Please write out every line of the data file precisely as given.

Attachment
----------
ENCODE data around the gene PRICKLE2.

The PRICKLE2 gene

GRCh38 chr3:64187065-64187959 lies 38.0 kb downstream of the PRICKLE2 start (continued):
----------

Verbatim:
ENCODE data around the gene PRICKLE2.

The PRICKLE2 gene

GRCh38 chr3:64187065-64187959 lies 38.0 kb downstream of the PRICKLE2 start (continued):